Waterworks Museum

Boston, Massachusetts

Opened March 2011


In one of Boston’s newest museums, visitors are immersed in an authentic and awe-inspiring turn-of-the-20th century workplace, the Metropolitan Water Works High Service Pumping Station. In its heyday it was the hub of the citywide water system, with a pumping capacity of 90 million gallons of water a day, and it operated continuously into the 1970s. Our approach was to let visitors experience the full power of the building’s monumental architecture, engines and pumps by keeping the interpretive exhibits streamlined and unobtrusive, allowing the original feeling of this remarkable place to shine through. The project received Boston Preservation Alliance’s 2011 award for Rehabilitation of a Historic Industrial Space.




Built 1886-87 and expanded in 1897-98, this landmark building at the historic Chestnut Hill Reservoir houses three massive steam engines that pumped water to homes and businesses located at Boston’s highest elevations.

The 1973 naming of the 1894 Leavitt-Riedler Pumping Engine (foreground) as a National Historic Mechanical Engineering Landmark by the American Society of Mechanical Engineers was instrumental in securing the preservation of the building and its three most significant machines.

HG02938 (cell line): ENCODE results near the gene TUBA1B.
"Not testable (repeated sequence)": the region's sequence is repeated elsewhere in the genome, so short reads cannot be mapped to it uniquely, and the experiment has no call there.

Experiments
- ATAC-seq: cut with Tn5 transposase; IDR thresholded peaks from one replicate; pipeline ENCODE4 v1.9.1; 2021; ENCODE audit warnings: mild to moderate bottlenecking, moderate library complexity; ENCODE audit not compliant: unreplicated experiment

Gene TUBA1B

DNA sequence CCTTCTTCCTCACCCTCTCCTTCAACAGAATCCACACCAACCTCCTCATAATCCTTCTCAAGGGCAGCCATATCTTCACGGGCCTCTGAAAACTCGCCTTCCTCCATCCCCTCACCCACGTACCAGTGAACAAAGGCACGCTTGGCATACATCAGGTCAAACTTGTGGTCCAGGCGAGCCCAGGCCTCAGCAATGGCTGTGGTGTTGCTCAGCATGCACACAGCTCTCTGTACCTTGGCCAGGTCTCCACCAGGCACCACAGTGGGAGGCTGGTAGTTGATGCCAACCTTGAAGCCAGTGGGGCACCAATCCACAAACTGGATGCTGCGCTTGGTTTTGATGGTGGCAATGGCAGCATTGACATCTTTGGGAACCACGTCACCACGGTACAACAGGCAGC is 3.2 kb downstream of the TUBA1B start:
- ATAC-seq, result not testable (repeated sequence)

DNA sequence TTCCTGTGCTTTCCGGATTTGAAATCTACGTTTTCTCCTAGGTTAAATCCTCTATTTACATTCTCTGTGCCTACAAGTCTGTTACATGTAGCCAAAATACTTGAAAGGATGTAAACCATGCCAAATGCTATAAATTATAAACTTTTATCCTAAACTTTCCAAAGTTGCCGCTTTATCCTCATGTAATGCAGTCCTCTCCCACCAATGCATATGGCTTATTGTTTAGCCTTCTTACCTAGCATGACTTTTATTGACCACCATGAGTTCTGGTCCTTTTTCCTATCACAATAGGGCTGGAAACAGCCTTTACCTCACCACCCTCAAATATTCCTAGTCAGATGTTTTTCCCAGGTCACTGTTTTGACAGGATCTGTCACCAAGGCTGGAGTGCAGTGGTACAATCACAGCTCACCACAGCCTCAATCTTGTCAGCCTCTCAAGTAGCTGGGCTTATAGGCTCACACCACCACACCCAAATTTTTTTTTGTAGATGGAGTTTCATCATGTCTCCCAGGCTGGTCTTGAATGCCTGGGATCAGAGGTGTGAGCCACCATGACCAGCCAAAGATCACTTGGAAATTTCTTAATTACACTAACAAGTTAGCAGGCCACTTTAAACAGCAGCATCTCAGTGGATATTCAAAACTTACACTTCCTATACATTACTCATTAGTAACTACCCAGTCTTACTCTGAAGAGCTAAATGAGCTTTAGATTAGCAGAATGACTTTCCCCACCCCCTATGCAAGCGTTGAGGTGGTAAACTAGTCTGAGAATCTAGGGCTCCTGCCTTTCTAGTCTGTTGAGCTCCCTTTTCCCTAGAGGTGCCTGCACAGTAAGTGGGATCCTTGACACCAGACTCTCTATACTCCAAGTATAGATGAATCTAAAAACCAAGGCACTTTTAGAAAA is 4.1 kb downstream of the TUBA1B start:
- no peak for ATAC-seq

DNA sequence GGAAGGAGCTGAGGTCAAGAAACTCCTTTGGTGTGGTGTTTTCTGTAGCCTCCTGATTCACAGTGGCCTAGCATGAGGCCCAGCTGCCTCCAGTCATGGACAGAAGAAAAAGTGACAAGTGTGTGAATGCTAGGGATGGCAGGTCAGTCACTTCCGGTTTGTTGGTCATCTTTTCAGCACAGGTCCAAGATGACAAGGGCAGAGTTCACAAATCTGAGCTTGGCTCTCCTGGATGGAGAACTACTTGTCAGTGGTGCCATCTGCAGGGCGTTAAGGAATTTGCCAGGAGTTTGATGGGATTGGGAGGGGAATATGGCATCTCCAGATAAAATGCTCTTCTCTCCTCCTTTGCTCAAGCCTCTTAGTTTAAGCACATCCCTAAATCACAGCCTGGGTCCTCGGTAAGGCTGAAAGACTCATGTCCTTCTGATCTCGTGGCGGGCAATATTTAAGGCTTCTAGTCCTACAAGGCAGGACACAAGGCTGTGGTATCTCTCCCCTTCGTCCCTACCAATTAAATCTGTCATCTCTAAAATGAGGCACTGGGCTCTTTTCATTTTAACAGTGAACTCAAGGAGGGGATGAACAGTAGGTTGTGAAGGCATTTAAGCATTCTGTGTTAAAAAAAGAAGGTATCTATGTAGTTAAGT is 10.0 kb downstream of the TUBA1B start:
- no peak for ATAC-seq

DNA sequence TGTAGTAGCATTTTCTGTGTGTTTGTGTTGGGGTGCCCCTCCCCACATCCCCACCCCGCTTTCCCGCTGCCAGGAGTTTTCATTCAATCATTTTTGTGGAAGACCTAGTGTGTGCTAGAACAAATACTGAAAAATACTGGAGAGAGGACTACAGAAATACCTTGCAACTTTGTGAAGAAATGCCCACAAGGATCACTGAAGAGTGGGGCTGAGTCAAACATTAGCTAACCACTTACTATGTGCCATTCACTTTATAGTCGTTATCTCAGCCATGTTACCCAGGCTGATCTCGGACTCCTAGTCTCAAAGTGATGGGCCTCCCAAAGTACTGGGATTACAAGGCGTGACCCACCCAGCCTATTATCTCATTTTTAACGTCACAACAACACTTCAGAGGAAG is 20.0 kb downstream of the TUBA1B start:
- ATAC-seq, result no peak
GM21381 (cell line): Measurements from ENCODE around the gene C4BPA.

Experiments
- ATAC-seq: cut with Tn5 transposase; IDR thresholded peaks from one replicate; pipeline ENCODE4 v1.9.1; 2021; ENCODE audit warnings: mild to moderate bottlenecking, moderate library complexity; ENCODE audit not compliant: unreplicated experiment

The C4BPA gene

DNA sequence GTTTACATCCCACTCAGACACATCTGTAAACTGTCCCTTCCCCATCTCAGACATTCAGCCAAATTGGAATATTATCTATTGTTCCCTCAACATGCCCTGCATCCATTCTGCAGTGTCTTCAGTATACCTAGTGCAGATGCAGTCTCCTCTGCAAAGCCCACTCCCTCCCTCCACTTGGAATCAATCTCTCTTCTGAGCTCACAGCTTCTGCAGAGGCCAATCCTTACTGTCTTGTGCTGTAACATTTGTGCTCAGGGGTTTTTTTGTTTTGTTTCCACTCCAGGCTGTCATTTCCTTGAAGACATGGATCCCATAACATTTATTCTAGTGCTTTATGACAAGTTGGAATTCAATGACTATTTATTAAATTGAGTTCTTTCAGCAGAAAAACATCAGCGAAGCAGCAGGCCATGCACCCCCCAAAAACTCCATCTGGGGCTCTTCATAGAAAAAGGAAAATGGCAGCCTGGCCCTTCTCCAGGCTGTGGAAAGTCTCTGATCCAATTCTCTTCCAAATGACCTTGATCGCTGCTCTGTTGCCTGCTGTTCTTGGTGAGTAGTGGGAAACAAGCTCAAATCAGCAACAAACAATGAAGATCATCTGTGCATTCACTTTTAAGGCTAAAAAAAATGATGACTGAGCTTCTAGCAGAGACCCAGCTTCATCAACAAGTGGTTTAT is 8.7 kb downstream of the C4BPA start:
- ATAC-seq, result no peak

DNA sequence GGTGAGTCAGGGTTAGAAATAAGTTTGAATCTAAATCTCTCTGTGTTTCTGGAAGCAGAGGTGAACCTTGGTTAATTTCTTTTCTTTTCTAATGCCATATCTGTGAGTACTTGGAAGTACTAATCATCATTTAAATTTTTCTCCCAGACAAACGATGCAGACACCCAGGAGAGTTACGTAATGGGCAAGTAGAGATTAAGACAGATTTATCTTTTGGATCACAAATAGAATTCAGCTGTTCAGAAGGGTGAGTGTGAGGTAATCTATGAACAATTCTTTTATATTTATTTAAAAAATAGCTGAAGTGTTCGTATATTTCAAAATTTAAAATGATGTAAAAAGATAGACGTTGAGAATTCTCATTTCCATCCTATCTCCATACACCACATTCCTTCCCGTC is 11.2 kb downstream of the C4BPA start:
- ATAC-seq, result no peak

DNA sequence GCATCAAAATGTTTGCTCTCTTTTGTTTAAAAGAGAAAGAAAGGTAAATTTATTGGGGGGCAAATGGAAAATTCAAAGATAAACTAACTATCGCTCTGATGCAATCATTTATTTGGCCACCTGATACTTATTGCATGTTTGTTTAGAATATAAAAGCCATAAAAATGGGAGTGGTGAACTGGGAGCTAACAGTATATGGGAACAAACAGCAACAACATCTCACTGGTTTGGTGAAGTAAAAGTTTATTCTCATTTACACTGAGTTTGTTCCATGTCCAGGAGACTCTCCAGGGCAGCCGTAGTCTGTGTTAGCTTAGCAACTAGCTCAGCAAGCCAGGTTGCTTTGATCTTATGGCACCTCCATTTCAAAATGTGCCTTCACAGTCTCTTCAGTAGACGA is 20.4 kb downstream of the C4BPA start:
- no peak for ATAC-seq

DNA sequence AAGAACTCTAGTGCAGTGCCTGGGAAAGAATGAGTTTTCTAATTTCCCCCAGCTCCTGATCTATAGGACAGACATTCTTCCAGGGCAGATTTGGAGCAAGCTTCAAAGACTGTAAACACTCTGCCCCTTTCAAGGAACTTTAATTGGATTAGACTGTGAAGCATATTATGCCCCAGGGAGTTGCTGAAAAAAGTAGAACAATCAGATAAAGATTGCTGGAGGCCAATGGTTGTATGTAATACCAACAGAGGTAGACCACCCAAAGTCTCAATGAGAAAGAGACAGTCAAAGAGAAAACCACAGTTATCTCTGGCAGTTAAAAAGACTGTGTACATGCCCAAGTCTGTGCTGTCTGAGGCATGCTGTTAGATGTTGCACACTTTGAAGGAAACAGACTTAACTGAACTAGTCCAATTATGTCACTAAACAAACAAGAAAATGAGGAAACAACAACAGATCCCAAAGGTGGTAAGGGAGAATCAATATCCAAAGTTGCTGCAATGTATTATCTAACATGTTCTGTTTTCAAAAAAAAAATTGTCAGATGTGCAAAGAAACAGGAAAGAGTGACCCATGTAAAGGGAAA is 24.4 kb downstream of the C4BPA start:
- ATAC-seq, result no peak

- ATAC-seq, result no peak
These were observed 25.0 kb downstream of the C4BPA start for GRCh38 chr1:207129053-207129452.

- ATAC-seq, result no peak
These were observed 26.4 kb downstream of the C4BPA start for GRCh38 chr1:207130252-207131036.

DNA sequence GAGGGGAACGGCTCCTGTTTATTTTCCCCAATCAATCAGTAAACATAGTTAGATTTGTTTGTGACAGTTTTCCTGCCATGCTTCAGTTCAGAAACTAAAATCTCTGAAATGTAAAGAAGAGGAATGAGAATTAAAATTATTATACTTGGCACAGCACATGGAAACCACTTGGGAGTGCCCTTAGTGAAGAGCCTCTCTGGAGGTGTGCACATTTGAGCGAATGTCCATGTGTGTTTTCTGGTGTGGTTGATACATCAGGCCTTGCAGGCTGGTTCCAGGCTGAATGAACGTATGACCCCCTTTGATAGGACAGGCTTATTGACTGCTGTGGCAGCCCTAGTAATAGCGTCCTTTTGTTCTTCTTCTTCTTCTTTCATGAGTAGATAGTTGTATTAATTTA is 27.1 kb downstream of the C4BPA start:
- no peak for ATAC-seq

The towering 1898 Allis Engine, arguably the jewel in the museum’s crown, rests its formidable weight on massive pumps hidden beneath floor level. The Allis’s work lights were restored to operation, in keeping with our intent to recreate the original lighting conditions of the workplace.

Artist John Maggard’s photorealistic 3D animation brings the inner workings of the Allis engine and its pumps to life. The museum also presents an animation of its landmark Leavitt engine.

A series of freestanding LED-backlit interpretive panels are strategically located with visitor sightlines in mind, placed to distract as little as possible from the integrity of the remarkably preserved workplace and its striking architecture.

Enhancing the immersive feeling of the exhibition experience, a life-sized video character standing atop a Worthington Engine—Desmond Fitzgerald, the pumping station’s first supervising engineer—addresses museumgoers as if they are Bostonians on a behind-the-scenes tour in 1908. The museum’s signature 3-screen show is presented every half hour during times of peak visitation.

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